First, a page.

Just recently, Chaser told me that lemons are his favorite fruit. We’re talking all-time-favorite here. The absolutely no competition, hands down kind of favorite. It got me thinking… Maybe the lemon is my favorite fruit, too? After all, it’s the only fruit I consistently consume on the daily (a morning mug of hot water with lemon). Plus, it makes far more appearances in my cooking than any other fruit (in sauces, marinades, vinaigrettes, etc.).
However, after further examination it became abundantly clear that the tomato, is in fact, hands down, without question, my favorite fruit. Duhhh. I mean, have you even read this blog before? Also, why are we even picking favorites to begin with?
For the record, I should note that there are approximately 80 days left until tomato season is back in full swing. Can I get an Amen?! Tomato lovers rejoice. Yeah, that’s right: I count down the days to tomato season. Life just isn’t the same without them.
But lemons, I have to say, are a pretty darn close second to tomatoes. I mean, can you even think of a fruit that’s more versatile? Just try. You can’t! (And don’t even say limes, because even though they’re great, we all know they can’t hold a candle to lemons). Lemons aren’t a fruit eaten on their own like, say, bananas, but used to enhance the flavors of other foods both savory and sweet. Lemons are in essence a seasoning, like salt, used to bring out the best in all sorts of different foods. What would a nice, fresh piece of fish be without a little squeeze of lemon?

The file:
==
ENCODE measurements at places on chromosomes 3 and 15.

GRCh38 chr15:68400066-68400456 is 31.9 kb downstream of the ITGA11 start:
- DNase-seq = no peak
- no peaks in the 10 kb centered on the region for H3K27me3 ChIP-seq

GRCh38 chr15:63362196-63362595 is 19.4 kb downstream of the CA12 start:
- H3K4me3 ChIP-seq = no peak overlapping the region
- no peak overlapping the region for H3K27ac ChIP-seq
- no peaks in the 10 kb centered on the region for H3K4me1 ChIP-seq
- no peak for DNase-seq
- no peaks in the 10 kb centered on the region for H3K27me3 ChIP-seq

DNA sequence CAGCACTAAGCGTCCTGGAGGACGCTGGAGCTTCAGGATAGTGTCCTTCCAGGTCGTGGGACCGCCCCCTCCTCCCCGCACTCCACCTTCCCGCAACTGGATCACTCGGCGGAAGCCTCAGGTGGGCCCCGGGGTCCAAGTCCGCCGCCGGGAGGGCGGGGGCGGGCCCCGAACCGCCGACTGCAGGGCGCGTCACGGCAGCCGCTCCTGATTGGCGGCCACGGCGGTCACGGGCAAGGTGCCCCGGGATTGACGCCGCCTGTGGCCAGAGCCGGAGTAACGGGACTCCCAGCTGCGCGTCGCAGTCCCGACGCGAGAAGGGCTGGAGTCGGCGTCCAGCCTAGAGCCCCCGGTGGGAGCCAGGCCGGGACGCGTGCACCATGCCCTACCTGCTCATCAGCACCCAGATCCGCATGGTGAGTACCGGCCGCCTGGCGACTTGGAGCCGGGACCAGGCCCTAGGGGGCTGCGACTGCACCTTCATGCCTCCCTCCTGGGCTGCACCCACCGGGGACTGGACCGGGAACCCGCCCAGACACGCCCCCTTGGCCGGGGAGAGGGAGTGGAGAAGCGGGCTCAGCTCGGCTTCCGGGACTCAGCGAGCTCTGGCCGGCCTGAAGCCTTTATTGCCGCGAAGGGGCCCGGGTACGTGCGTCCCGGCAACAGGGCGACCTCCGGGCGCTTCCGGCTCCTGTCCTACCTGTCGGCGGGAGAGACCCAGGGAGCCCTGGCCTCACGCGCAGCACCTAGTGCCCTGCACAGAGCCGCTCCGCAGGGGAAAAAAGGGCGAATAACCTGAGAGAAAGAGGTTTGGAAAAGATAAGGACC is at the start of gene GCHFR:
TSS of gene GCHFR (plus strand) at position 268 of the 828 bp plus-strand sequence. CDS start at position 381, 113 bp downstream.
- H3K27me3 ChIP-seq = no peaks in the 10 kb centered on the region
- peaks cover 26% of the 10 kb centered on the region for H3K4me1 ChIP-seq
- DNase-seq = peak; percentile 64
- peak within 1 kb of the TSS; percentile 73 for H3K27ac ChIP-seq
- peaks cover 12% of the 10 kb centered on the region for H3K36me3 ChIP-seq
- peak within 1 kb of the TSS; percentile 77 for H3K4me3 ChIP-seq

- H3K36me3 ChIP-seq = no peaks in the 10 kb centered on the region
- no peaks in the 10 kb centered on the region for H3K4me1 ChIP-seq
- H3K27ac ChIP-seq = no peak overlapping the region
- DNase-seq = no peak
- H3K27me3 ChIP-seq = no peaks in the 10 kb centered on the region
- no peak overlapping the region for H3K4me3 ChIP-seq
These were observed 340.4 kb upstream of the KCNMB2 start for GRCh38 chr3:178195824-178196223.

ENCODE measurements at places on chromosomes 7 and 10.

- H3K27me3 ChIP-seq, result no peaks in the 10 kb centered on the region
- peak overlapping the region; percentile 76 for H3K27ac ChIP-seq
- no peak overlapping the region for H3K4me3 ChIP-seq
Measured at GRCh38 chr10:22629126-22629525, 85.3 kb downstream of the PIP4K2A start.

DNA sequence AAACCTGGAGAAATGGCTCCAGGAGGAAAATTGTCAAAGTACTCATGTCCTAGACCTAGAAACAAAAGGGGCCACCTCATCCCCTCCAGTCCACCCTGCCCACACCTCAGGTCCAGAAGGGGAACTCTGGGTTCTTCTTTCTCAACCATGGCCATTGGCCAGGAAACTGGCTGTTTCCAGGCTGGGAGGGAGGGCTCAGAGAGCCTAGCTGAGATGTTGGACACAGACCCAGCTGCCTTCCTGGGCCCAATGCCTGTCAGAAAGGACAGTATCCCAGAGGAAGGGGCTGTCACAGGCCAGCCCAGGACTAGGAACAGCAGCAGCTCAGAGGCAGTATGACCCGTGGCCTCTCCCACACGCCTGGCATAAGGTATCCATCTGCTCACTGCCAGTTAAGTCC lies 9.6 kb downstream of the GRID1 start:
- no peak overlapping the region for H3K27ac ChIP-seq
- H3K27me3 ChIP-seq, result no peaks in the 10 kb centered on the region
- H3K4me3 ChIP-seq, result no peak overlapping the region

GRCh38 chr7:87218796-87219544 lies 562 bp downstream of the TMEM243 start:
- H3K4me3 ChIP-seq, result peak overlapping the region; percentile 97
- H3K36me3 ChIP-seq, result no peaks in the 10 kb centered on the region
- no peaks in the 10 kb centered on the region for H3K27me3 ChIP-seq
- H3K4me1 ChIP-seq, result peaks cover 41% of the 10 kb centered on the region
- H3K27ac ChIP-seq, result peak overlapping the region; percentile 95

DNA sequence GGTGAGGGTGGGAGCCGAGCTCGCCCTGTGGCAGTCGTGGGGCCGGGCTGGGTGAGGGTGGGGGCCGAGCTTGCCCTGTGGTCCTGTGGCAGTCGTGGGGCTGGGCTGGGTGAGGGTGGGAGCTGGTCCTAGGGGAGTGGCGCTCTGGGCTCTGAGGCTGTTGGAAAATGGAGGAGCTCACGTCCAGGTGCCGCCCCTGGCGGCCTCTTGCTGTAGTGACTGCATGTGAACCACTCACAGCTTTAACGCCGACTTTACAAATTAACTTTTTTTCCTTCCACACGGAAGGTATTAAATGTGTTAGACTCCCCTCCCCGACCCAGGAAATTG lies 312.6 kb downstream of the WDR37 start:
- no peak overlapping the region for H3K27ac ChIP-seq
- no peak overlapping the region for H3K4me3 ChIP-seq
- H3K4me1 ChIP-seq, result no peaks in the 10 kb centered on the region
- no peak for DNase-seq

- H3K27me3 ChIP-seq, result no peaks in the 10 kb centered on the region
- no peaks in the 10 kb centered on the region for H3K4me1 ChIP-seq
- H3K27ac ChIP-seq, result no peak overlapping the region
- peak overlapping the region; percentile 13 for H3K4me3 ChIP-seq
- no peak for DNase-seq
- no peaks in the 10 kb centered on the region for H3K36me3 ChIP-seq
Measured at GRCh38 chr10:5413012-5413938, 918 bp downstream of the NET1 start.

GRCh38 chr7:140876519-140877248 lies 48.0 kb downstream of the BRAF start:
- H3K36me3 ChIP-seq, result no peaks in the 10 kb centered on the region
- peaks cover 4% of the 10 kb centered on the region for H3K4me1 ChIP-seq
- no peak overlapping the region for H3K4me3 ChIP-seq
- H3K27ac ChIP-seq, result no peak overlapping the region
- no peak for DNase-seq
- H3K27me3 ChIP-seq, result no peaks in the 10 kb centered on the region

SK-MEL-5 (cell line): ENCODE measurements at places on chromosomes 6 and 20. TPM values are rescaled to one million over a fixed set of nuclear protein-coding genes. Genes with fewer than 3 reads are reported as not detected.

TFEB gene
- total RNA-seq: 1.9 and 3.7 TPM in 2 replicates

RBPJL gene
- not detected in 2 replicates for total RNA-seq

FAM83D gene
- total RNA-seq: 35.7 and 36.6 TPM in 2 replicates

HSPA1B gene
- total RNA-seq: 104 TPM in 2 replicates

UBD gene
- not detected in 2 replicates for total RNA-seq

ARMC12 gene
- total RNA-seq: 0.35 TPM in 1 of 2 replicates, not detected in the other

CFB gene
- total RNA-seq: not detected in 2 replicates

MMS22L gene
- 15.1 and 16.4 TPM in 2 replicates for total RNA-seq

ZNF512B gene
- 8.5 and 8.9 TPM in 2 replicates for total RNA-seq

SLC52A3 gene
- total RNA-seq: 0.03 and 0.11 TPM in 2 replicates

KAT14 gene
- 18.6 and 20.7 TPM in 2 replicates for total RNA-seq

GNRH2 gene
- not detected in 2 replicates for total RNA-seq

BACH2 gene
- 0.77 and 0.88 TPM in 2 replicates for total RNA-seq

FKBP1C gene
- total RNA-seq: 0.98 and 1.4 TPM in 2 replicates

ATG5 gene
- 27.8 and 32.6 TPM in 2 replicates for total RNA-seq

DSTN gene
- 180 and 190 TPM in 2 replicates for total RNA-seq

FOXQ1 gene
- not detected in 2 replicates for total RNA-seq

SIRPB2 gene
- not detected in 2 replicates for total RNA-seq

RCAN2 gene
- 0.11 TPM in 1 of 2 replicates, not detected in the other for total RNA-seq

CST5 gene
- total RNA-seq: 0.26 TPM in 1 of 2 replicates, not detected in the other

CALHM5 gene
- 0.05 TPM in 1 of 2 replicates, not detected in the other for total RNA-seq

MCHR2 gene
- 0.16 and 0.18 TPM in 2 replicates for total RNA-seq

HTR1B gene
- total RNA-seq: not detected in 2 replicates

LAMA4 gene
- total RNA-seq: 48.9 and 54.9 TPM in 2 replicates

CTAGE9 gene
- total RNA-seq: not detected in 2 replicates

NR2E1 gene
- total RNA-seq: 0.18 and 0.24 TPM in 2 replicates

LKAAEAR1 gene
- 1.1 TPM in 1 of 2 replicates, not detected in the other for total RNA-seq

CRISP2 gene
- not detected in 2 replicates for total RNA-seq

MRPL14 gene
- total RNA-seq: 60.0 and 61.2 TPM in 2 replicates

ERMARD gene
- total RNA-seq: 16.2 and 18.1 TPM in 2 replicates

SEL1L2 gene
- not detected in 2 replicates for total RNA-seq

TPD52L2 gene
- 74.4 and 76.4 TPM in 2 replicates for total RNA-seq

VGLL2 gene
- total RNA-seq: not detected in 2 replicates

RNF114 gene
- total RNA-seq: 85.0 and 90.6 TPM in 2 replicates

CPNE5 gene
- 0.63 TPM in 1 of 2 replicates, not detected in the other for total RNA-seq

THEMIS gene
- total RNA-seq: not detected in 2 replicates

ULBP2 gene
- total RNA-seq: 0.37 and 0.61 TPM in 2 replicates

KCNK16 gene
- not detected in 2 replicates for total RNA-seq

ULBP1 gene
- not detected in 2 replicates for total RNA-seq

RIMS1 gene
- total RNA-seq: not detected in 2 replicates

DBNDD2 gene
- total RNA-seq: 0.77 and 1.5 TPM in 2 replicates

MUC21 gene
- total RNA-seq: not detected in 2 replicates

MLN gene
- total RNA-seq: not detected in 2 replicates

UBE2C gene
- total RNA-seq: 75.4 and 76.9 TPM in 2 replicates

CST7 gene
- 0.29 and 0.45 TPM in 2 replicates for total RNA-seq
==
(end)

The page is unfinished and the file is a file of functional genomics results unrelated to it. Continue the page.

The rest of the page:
Nothing. That’s what.
Lemon, too, is a bold and distinct flavor all it’s own. Lemon is timeless; a total classic! Used to flavor cakes, candies, cocktails and the like for decades. Lemon is subtle enough to play a supporting role, yet carries all the talent and charisma to be the star. It’s a truly multidimensional fruit and I’m starting to rethink my decision to declare tomatoes as my favorite. Just kidding, lol. That would never happen.
Enter the meyer lemon: Slightly floral, with fragrant notes of orange and that signature puckery pop. Meyer lemons can do everything regular lemons can, but with a little more flair. They’re like lemons written in cursive.
Thats why I opted to use meyer lemons in place of regular lemons when I made this tart. I wanted something classic, yet unique. Similar, but different. That’s the name of my game.
In addition to using meyer lemons, I also added a touch of cardamom: a warm, aromatic spice commonly used throughout the Middle East and India. Years ago I added cardamom to a lemon ice cream and the flavors went together like Romeo and Juliet. An unlikely pair that, together, was unapologetically romantic. The cardamom brings out the fruity floral notes from the meyer lemon and rounds it all out, giving you this almost unidentifiable burst of fruity, fragrant flavor.
This tart is sweet, sour and makes a lovely addition to any celebratory Spring table. It’s familiar, yet exotic, and a real looker to boot.